Endocrine Disruptors and Weight Gain, the Role of Essential Oils in Weight Loss

According to the National Institutes of Health, 2 in 3 adults in the US are overweight or obese. People with BMI between 25 and 29.9 are considered overweight while obesity is indicated with the BMI higher than 30. We put on weight due to a sedentary lifestyle and unhealthy diet, but many other factors play a role. Some of these factors are well-known, but others aren’t. For example, most of us aren’t aware that some toxic chemicals or endocrine disruptors can contribute to weight gain. How does this happen? Is this relationship real? Keep reading to find out.

What are endocrine disruptors?
Endocrine disruptors are defined as chemicals that interfere with the endocrine system in our body and produce negative developmental, reproductive, neurological, and immune effects. A multitude of substances, both manmade and natural, are considered endocrine disruptors including dioxin and dioxin-like compounds, pharmaceuticals, polychlorinated biphenyls, pesticides, and plasticizers, and many others.

According to the National Institute of Environmental Health Sciences, these toxic chemicals are found in everyday products we use such as metal food cans, plastic bottles, flame retardants, detergents, toys, food, pesticides, cosmetics and other beauty products. Essentially, we are exposed to endocrine disruptors through consumption of food, water, ingestion of dust, inhalation of gases and other air particles, and through the skin.

Endocrine disruptors have multifaceted actions like:

  • Blocking or interfering the way natural hormones and their receptors are produced or regulated
  • Binding to a receptor within a cell and blocking the endogenous hormone from binding as well. As a result, the normal signal cannot be sent and the body doesn’t respond properly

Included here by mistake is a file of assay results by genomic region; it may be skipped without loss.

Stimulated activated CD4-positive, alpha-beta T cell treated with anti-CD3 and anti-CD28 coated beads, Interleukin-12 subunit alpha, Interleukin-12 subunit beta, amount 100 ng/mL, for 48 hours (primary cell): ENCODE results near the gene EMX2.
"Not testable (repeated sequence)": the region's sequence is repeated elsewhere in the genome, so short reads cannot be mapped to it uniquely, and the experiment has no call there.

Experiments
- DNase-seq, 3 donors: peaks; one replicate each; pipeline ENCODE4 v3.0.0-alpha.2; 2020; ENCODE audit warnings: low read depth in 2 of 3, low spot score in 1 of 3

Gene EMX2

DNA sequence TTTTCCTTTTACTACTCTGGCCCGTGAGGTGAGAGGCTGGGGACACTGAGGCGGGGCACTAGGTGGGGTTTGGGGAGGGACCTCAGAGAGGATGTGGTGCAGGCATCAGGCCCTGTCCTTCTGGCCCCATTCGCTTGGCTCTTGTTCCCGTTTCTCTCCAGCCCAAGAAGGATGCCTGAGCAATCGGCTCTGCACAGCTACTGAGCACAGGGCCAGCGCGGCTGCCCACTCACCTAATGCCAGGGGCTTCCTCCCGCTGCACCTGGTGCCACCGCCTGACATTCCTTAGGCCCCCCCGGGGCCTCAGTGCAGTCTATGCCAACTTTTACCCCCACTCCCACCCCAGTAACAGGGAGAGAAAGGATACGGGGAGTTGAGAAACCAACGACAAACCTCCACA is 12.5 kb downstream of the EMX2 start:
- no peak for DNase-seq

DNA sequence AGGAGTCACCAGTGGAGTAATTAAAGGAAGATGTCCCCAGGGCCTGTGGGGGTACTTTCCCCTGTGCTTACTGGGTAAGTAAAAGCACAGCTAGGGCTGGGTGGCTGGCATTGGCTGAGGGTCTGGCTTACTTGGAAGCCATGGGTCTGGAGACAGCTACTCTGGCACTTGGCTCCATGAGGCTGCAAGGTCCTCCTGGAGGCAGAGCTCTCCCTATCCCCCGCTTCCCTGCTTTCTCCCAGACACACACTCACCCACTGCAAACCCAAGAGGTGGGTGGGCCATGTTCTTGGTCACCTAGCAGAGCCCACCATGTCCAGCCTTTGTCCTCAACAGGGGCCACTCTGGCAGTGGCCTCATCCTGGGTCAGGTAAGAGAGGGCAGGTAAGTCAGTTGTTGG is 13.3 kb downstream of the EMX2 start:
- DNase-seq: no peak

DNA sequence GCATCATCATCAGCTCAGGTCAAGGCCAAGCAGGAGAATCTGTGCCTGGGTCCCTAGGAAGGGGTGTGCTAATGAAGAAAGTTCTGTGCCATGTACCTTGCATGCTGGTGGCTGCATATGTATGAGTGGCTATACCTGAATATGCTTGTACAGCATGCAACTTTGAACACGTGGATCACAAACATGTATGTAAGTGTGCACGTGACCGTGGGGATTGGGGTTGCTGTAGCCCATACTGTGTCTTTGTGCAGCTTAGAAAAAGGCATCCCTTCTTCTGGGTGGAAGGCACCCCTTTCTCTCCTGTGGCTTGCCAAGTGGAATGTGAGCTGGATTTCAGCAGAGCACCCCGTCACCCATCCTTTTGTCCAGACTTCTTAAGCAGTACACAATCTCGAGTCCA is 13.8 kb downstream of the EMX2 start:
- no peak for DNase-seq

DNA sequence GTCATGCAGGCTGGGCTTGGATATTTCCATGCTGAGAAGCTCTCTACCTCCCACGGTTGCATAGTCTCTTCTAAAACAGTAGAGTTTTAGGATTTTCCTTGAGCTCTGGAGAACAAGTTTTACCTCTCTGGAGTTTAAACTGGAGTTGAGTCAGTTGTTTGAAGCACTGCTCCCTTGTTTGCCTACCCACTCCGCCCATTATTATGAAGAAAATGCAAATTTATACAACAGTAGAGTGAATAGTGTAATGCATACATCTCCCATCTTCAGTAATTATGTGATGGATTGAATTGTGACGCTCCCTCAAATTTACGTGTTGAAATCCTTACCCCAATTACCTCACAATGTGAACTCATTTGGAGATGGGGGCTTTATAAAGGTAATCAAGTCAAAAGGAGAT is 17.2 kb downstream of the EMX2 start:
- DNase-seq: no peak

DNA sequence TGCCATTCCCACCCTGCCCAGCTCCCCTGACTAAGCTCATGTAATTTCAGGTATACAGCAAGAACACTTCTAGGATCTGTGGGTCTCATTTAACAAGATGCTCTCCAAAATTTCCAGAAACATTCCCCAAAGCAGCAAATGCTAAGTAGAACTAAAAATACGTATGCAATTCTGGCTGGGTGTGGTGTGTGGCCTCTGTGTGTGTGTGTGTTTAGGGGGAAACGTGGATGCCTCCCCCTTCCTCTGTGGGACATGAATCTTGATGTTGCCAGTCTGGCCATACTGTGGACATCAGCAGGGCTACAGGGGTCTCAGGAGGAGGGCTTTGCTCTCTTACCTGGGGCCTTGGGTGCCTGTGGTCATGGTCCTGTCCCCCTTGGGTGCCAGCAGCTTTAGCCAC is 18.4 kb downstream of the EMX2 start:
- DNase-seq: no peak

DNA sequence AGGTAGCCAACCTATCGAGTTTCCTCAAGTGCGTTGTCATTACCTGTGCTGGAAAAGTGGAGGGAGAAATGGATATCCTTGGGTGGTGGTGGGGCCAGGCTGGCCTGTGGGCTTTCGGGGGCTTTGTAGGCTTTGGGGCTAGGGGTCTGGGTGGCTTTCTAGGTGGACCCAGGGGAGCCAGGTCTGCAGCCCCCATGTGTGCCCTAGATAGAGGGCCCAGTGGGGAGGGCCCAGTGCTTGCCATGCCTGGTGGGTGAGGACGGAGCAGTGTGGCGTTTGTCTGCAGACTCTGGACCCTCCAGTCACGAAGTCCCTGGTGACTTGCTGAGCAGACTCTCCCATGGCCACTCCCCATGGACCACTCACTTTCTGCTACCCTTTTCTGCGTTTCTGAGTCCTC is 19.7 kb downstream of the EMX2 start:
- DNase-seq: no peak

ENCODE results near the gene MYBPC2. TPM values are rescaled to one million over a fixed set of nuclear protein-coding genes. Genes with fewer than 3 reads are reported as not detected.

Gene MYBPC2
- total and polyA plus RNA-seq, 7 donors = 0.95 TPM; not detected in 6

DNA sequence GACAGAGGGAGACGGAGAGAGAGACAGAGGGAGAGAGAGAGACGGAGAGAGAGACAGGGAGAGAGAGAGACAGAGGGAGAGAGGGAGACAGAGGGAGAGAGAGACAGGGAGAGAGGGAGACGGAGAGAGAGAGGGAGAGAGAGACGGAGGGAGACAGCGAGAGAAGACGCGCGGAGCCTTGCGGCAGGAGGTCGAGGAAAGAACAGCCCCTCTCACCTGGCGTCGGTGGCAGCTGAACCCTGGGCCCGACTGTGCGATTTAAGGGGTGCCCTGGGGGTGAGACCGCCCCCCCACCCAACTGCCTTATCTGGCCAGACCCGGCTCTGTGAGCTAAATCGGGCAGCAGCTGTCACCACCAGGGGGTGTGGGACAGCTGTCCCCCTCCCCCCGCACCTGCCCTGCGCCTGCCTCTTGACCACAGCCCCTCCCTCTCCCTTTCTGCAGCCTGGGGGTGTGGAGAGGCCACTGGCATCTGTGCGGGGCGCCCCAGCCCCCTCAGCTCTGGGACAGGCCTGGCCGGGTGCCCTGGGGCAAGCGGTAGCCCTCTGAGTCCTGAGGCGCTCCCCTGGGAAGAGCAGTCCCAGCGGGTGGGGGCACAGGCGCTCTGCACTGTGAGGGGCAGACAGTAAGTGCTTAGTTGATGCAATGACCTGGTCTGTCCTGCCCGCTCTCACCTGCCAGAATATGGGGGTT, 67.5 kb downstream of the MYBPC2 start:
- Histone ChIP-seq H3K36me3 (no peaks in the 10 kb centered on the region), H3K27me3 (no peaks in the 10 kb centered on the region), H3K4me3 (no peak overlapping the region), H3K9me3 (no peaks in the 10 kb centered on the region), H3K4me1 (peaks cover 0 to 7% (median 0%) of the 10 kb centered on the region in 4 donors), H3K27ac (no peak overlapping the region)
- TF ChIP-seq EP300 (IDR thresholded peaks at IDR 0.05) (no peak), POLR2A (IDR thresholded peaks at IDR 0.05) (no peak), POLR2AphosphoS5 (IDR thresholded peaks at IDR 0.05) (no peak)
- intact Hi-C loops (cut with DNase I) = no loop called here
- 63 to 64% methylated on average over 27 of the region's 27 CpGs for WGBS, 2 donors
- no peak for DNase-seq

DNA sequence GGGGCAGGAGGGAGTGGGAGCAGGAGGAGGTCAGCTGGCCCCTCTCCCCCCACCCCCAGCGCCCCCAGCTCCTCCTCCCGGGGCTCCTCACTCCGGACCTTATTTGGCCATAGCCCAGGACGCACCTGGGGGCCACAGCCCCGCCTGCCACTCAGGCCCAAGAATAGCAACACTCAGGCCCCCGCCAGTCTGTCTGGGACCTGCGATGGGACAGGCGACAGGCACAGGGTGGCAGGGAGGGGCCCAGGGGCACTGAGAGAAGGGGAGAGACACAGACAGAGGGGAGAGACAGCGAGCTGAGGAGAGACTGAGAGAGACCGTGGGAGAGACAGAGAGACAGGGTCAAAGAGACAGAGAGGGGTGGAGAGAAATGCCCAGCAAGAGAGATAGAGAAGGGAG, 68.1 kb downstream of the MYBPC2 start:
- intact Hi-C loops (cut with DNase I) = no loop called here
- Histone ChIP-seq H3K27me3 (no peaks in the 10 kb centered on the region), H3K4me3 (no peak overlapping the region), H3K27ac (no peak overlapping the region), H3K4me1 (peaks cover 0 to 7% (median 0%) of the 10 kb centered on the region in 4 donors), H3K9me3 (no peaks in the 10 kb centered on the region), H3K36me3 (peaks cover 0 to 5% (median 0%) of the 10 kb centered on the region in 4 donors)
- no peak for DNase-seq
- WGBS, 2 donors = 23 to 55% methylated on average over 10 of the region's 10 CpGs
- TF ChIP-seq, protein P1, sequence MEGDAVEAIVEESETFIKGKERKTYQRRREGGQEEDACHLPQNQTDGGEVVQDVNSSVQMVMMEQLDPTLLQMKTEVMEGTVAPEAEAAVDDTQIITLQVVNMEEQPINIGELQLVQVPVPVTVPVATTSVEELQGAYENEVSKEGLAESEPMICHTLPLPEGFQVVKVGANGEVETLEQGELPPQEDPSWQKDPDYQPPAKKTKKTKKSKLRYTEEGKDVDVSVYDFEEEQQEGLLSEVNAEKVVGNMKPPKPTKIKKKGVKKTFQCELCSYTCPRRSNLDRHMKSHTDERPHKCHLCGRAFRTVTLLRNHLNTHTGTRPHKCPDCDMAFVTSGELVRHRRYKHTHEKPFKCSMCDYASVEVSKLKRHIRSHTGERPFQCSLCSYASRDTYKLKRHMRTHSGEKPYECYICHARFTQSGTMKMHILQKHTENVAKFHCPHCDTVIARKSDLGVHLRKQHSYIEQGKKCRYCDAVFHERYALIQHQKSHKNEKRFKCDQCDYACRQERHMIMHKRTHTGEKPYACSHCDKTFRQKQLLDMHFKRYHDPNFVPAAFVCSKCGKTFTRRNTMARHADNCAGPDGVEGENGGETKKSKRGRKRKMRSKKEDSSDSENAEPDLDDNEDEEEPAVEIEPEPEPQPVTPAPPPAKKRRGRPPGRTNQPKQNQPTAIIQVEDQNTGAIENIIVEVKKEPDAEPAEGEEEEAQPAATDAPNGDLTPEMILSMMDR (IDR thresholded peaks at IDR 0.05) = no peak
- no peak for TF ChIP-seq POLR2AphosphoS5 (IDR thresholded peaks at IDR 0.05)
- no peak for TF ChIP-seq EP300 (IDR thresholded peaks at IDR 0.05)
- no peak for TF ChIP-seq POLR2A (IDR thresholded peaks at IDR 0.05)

• Partially or entirely mimicking naturally occurring hormones in the body and causing an overstimulation

Endocrine disruptors and weight gain
While we are aware that some chemicals are harmful to our health, we almost correlate them with weight gain, but numerous studies have confirmed their relationship. The idea that toxic chemicals may contribute to weight gain can be attributed to an article written by Stirling University‘s Paula Baillie-Hamilton and published in the Journal of Alternative and Complementary Medicine. The article presented the evidence from previous toxicological studies which showed that low-dose exposure to chemicals is associated with weight gain. The problem was that, at that time, scientists didn’t focus on this relationship. Mission was accomplished here, thanks to the article researchers started investigating the impact of endocrine disruptors on weight gain.

For example, a study from the Environmental Researchfound that higher exposure to BPA is strongly associated with general and central obesity among adults in the US. This isn’t the only chemical that can make you put on a few pounds. Phthalates are shown to contribute to higher susceptibility to weight gain by affecting hormone receptors called PPARs which are involved in metabolism, according to a research published in the Molecular and Cellular Endocrinology.

BPA is a synthetic compound found in products such as baby bottles, plastic food and beverage containers, metal food cans. Phthalates are also chemicals found in food containers, pharmaceuticals, shower curtains, and paint.